Hope for Future Treatment Options for Lou Gehrig’s Disease




Neuroscience and Neurology CategoryAmyotrophic lateral sclerosis (ALS) is a devastating neurological disorder which always results in death. This condition is often called Lou Gehrig’s disease after the American baseball player Henry Louis “Lou” Gehrig who died from disease complications in 1941 at the age of 37. In ALS nerve cells are damaged in a rapidly progressive fashion resulting in paralysis of all muscles. The usual cause of death is collapse of the respiratory system when these muscles become involved. Disease incidence peaks around the age of 60 and men are more commonly affected than women.

BaseballCurrently, there is no known cure for ALS and the medication riluzole (Rilutek) is the only one approved for use by the Food and Drug Administration (FDA) for treatment. This drug slows progression of the disease by lowering the release of glutamate and reducing the rate of damage to neurons. However, this drug has not been exceedingly effective, with most persons dying within 5 years of diagnosis.

New hope is on the horizon with the results of recent studies reported in Science. Scientists at the University of Massachusetts Medical School and King’s College in London report that they have identified that at least one heritable form of ALS may be due to mutations in the FUS/TLS gene located on chromosome 16. Furthermore, similar mutations may account for between 5-10% of all inherited cases. The researchers found mutations in 17 different families with familial ALS while no mutations were found in cases of spontaneous ALS. Of note is the fact that these families all come from a single study group, with a highly conserved gene pool; they may not be typical of a larger population. The mutation causes proteins which should be transported into the cell nucleus to remain in the cytoplasm. Either the aggregation leads to cell death or the missing protein is necessary for healthy cell function but this is not yet clear. A total of 13 mutations were identified in the study population and with identification of the gene, therapy for the treatment of this fatal disease can be more directed and hopefully more effective.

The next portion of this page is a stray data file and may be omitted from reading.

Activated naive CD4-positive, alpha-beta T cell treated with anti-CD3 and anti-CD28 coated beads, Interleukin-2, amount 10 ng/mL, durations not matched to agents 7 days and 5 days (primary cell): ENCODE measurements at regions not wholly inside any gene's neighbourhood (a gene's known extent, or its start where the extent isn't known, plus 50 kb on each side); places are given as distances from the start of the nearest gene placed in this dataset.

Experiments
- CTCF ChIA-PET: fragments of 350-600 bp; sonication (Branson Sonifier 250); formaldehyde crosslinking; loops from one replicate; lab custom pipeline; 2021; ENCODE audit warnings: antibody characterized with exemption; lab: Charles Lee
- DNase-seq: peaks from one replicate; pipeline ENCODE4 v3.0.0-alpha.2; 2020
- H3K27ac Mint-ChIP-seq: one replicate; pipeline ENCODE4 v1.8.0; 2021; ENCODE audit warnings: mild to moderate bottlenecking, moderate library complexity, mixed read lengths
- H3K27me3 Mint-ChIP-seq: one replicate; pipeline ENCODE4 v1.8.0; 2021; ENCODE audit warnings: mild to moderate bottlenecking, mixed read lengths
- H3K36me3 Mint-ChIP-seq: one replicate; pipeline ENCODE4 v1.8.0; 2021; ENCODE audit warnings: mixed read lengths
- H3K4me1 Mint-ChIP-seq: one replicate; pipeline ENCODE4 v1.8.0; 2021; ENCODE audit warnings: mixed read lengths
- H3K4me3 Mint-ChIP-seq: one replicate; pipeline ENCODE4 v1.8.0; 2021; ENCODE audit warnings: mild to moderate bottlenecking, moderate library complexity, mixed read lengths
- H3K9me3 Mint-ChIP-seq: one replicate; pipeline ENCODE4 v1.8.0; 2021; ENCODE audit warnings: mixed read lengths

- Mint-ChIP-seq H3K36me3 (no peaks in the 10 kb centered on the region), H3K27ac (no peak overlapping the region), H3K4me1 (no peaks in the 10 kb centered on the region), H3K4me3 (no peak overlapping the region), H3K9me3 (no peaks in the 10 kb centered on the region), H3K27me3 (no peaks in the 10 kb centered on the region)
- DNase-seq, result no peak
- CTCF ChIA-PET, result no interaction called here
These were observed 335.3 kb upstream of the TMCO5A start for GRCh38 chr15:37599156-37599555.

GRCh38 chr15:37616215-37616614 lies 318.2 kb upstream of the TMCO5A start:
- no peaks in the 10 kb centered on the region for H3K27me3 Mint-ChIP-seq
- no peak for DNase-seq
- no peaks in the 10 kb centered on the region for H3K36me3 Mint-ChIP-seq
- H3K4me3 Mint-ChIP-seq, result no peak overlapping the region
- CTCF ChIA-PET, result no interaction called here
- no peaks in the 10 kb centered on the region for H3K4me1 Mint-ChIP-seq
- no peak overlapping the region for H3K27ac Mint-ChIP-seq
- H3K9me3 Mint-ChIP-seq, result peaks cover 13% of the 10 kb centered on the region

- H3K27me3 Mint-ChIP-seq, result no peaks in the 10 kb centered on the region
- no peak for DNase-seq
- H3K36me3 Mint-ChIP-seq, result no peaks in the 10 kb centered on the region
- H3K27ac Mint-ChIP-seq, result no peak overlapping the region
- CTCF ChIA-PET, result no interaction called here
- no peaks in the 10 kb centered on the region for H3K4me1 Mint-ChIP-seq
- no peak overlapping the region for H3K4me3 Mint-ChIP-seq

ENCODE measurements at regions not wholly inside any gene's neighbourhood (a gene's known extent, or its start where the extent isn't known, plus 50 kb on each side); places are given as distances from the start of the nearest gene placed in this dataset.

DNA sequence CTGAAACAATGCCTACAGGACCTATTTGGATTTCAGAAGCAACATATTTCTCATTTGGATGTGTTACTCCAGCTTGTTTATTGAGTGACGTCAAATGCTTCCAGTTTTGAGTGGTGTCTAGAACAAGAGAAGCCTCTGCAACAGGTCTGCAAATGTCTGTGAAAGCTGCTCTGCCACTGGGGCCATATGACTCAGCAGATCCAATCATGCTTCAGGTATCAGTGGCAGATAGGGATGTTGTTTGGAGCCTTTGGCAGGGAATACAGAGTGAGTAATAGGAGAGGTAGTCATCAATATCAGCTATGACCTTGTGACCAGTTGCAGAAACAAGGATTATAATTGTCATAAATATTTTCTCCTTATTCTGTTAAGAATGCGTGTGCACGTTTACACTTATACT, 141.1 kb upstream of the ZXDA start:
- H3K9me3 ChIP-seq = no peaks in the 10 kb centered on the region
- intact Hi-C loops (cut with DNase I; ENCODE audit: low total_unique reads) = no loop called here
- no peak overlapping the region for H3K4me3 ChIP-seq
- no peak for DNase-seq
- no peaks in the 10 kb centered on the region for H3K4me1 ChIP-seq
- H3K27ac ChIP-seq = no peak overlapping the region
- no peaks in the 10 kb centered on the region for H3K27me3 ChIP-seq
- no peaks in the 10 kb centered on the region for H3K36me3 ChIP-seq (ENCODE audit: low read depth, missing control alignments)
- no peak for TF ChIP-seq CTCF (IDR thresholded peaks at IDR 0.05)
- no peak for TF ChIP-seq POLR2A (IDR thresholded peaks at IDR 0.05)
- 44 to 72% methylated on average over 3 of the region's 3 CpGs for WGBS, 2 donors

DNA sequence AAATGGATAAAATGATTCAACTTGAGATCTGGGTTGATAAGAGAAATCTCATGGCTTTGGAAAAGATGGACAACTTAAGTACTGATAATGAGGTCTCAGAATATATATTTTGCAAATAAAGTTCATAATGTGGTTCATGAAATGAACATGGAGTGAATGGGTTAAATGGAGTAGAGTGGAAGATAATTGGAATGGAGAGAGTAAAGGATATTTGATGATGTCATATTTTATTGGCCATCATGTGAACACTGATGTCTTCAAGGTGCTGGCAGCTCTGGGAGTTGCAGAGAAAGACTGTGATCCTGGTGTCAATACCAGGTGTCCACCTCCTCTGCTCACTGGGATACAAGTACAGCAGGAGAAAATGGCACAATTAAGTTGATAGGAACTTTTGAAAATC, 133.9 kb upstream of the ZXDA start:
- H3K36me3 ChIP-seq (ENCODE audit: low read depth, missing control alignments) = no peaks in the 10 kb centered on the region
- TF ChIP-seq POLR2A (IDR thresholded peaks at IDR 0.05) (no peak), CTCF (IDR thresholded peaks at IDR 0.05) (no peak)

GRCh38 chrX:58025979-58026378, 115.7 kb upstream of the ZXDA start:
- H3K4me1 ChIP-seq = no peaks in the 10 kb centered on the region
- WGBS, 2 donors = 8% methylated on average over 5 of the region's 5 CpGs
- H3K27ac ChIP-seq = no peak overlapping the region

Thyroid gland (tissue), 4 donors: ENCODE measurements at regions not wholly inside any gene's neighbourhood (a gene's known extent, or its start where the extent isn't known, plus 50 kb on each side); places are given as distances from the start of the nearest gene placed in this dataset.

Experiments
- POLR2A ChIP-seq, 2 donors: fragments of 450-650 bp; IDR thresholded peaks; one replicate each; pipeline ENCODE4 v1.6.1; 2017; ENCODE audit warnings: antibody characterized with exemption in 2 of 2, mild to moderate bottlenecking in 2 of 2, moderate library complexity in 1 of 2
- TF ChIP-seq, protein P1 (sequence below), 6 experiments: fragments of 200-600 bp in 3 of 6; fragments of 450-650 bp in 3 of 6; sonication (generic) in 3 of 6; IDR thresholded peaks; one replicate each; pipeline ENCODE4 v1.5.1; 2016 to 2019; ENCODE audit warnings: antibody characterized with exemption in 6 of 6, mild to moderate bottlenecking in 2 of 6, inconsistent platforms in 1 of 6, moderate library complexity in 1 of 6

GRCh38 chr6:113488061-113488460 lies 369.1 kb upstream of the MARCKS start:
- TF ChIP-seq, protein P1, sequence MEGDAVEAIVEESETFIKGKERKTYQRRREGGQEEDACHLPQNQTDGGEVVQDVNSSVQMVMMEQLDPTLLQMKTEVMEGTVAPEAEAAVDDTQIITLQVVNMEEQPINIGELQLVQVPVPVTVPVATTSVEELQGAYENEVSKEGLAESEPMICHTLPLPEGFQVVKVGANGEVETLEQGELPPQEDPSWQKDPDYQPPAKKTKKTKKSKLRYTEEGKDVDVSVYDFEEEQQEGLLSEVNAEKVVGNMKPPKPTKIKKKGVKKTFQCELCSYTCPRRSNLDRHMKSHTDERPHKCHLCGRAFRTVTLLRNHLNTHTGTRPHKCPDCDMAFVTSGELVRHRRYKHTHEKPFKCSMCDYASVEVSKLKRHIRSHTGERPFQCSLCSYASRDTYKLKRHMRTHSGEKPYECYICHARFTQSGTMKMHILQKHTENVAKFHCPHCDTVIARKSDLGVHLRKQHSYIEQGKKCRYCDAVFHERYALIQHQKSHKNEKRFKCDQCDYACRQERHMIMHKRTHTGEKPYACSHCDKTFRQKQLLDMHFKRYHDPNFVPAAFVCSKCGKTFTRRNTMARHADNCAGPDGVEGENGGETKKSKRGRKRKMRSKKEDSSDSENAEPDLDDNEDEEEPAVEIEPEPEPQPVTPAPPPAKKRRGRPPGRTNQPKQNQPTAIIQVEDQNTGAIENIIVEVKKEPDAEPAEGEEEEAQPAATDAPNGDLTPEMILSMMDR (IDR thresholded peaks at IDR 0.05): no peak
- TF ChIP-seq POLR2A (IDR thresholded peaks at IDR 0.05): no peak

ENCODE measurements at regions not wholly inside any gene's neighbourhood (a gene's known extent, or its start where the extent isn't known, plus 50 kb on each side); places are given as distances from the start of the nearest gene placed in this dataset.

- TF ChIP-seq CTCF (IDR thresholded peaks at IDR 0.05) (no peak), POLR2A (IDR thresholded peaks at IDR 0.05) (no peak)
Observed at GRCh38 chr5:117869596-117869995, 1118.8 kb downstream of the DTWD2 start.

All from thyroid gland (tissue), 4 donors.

References

Kwiatkowski, T., Bosco, D., LeClerc, A., Tamrazian, E., Vanderburg, C., Russ, C., Davis, A., Gilchrist, J., Kasarskis, E., Munsat, T., Valdmanis, P., Rouleau, G., Hosler, B., Cortelli, P., de Jong, P., Yoshinaga, Y., Haines, J., Pericak-Vance, M., Yan, J., Ticozzi, N., Siddique, T., McKenna-Yasek, D., Sapp, P., Horvitz, H., Landers, J., & Brown, R. (2009). Mutations in the FUS/TLS Gene on Chromosome 16 Cause Familial Amyotrophic Lateral Sclerosis Science, 323 (5918), 1205-1208 DOI: 10.1126/science.1166066

Vance, C., Rogelj, B., Hortobagyi, T., De Vos, K., Nishimura, A., Sreedharan, J., Hu, X., Smith, B., Ruddy, D., Wright, P., Ganesalingam, J., Williams, K., Tripathi, V., Al-Saraj, S., Al-Chalabi, A., Leigh, P., Blair, I., Nicholson, G., de Belleroche, J., Gallo, J., Miller, C., & Shaw, C. (2009). Mutations in FUS, an RNA Processing Protein, Cause Familial Amyotrophic Lateral Sclerosis Type 6 Science, 323 (5918), 1208-1211 DOI: 10.1126/science.1165942

  • Edith V. Allen

    I wonder how long it will be before all non-communicable diseases have gene tests to determine risk.

  • Mike Roach

    Despite what the author posted, ALS is NOT always fatal. Some people progress very slowly and some elect tracheostomy ventilation which can postpone death for many years, to the point where death is the result of some other cause.

  • Pingback: Anyotrophic Lateral Sclerosis | Solitarius.org()

Maria Goddard, MD

Maria Goddard, MD, is a medical doctor who has worked in medical research and clinical practice for several years. Her interests include traditional and alternative medicine as well as the sociological implications of certain diseases in particular populations.
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